Bi-Weekly Sexual Freedom Newsletter Wednesday, May 20, 2020
Top Stories This Week
1. A look ahead at #SFS20 virtual programming; 2. Data on COVID-19’s impact on LGBTQ+ communities; 3. Fulfilling your need for sex, touch, and intimacy; 4. A recent threat to birth control access; 5. Rent strike activism; 6. Imagining the post-pandemic era; and 7. Orgasms in the midst of pain.
Join Woodhull for two INCREDIBLE programs this week.
This week, Woodhull Freedom Foundation has back-to-back programming for our Virtual Sexual Freedom Summit! First, Woodhull is thrilled to partner with Smut Slam DC on Thursday evening. Join us for an evening of deliciously smutty stories told by YOU about all things oral-related – licking, kissing, biting, sucking. Then, Friday afternoon, join us to talk polyamory and relationships with Gloria Jackson-Nefertiti. She’s here to help you answer the big question: What do I bring to a relationship? RSVP here.
(Lev Radin:Pacific Press:Getty Images)
Nobody’s Gathering Data on How Coronavirus Impacts LGBTQ+ Patients (them.)
Matt Baume urges data collection on how coronavirus impacts LGBTQ+ communities: “Lawmakers and civil rights groups are sounding the alarm over coronavirus reporting that omits data on how the virus impacts LGBTQ+ people. A growing number of local and state officials are calling on the federal government to address reporting flaws—but so far, there’s no sign that action will be taken. [...] ‘You can’t address a problem you can’t see,’ said Drexel University’s Randall Sell, an expert in LGBTQ+ demographic study. ‘It could be wiping out whole communities and we don’t know.’” Read more.
How to Fulfill Your Need for Sex, Touch, and Intimacy When You’re Self-Isolating (Rewire.News)
Cassandra Corrado shares ways to fulfill your need for sex, touch, and intimacy during self-isolation. On touch, Corrado suggests self-massage: “Focus on taking deep breaths and the feeling of your hands on your own skin and body. Where does your body crave more or deeper touch? Where do you not want to be touched? What actually feels good to you? Paying attention to your body’s response to touch can help you pursue the types of massage that help you feel grounded and in your body.” Read more.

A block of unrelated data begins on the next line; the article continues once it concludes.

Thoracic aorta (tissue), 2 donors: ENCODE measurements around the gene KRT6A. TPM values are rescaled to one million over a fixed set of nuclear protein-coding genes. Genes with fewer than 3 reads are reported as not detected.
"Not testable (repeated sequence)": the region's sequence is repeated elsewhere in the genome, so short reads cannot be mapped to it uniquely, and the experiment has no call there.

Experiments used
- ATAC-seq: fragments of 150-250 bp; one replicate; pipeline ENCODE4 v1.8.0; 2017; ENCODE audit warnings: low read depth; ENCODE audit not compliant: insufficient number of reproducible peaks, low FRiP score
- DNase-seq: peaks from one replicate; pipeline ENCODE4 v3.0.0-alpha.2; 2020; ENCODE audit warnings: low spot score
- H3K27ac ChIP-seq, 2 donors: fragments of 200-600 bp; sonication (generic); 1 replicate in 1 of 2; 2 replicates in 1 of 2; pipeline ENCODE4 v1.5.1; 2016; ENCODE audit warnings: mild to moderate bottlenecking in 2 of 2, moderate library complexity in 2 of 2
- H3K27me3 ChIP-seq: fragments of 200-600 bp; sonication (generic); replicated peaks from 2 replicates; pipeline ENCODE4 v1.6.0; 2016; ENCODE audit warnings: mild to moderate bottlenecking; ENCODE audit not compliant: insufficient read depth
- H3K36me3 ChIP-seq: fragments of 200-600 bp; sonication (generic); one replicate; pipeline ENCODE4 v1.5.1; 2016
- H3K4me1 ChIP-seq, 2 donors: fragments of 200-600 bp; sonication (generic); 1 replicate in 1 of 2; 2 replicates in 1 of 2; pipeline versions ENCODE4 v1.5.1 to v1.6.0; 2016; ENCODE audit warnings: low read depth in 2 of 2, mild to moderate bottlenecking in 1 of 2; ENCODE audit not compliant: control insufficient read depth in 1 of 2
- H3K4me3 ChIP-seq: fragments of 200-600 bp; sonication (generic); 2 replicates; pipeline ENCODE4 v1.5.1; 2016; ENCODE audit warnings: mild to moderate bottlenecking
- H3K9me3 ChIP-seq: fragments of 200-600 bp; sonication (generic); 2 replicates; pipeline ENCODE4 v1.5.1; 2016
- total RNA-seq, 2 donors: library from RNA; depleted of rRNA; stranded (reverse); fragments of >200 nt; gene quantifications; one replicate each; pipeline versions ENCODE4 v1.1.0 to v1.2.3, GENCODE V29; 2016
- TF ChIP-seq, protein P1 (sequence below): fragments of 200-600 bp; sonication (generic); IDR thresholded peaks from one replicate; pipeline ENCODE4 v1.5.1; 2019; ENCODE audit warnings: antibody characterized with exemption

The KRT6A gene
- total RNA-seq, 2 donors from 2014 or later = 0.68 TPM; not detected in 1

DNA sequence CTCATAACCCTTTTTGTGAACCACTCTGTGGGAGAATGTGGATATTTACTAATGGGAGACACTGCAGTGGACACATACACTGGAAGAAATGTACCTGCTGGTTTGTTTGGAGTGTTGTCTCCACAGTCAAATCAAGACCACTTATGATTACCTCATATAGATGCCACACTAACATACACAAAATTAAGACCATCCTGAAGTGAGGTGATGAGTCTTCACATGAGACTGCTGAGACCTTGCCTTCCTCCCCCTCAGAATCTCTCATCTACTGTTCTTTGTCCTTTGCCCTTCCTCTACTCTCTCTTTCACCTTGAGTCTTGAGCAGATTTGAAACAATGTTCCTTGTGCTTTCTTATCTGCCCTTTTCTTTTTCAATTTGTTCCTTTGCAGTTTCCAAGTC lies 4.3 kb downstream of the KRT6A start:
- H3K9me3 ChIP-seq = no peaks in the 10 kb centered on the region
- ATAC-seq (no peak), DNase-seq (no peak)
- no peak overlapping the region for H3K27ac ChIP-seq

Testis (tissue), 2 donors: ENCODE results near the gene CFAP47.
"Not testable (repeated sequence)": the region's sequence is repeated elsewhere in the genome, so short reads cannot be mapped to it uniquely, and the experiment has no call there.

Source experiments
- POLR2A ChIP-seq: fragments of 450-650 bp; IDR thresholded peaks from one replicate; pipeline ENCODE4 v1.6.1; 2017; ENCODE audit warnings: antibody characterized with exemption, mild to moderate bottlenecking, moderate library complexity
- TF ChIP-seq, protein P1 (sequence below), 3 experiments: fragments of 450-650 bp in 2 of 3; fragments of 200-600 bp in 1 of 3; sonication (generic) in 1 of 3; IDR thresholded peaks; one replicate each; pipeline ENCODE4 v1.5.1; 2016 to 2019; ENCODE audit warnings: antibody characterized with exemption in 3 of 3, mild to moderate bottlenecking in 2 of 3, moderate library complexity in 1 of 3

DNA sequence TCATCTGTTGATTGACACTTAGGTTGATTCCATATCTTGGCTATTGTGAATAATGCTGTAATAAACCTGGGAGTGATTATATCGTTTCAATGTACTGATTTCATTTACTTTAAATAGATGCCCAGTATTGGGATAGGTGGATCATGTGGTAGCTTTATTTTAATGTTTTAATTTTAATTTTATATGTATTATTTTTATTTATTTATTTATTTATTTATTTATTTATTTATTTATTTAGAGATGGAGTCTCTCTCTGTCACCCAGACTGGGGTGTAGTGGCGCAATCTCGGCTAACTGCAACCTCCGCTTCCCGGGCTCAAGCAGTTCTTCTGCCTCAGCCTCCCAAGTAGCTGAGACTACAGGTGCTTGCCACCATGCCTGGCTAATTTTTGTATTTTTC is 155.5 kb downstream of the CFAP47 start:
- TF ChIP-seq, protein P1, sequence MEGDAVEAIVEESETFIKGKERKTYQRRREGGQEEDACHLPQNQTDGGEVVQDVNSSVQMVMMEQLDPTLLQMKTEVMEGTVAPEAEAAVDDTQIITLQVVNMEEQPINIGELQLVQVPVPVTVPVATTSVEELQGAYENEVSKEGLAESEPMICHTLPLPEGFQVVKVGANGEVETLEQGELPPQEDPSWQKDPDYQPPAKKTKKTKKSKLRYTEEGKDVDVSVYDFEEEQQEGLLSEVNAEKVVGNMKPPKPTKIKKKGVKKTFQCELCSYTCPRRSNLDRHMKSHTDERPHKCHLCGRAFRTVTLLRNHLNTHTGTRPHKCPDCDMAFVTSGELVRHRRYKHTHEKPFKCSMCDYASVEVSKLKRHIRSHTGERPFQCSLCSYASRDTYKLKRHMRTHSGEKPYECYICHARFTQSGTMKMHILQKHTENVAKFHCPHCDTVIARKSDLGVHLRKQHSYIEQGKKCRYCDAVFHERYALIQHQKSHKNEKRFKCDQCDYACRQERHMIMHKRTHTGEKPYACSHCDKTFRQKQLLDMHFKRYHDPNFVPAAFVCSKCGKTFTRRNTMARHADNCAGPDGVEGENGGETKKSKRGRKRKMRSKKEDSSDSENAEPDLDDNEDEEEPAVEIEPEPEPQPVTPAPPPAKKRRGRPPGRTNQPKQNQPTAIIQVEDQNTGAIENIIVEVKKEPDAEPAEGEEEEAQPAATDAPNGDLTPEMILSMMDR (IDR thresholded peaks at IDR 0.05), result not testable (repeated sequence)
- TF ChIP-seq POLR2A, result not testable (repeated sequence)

As the Supreme Court Considers Birth Control Access, America's Workers Have the Most to Lose (Teen Vogue)
Fatima Goss Graves considers a recent threat to birth control access: “Millions of us across the country have settled in for a second month of isolation in response to the COVID-19 pandemic. It’s a sobering time. Tens of thousands have lost their lives, and so many millions more now face unemployment. [...] This is exactly the wrong time to take one more thing away from working people in this country. But on May 6, the Supreme Court heard oral arguments in the case Little Sisters of the Poor v. Pennsylvania. The Court will decide whether the Trump administration can allow employers and universities to take health insurance coverage of birth control away from their employees and students.” Read more.
“‘Can People Pay Rent This Month?’ The Consensus Was No” (Jacobin)
Ben Koditschek interviews Lucy Picocchi and Fox Rinne on rent strikes in New York City. Picocchi says: “This is the great lesson from study of the history of tenant activism. Early in the twentieth century, people realized that, while landlords had a lot of money, they were few in numbers. Tenants have strength in numbers. They knew they couldn’t wait for the state to pass legislation. Instead they came together and demanded affordable rent, repairs, and good leases.” Read more.
(Alexi Rosenfeld:Getty Images)
Let’s Imagine a Post-Pandemic Era With Less Policing and No New Jails (Truthout)
Amanda Alexander imagines a post-pandemic era with fewer carceral systems and structures: “This moment has shown us that changes can happen quickly, and that the ‘impossible’ is simply a matter of priorities. It’s about choosing—or being forced to choose—transformative solutions that dial into our collective humanity. We are facing fundamental choices about who we are as a society. We could choose racist fear and fascist, dystopian policing. We could continue to deem entire communities “criminal” and refill the jails just as swiftly as we’ve begun to empty them. Or we could recognize we cannot return to “business as usual” because even before the pandemic, we had a state of emergency.” Read more.
Come as You Are: Orgasms Prioritize Pleasure in the Midst of Pain (Bitch Media)
Caroline Reilly discusses her experience with endometriosis and the healing powers of orgasms: “Following my first excision surgery—a year and a half before the second excision surgery where my bladder would be reconstructed—and intensive physical therapy, my organs unmoored from the disease ravaging them and my body gave me something that had always eluded me. Orgasming was like a glint of light at the bottom of a dark well. The circumference of my world loosened slightly, and in those small moments of ecstasy, my mind let go of the painful reality that had overtaken my life.” Read more.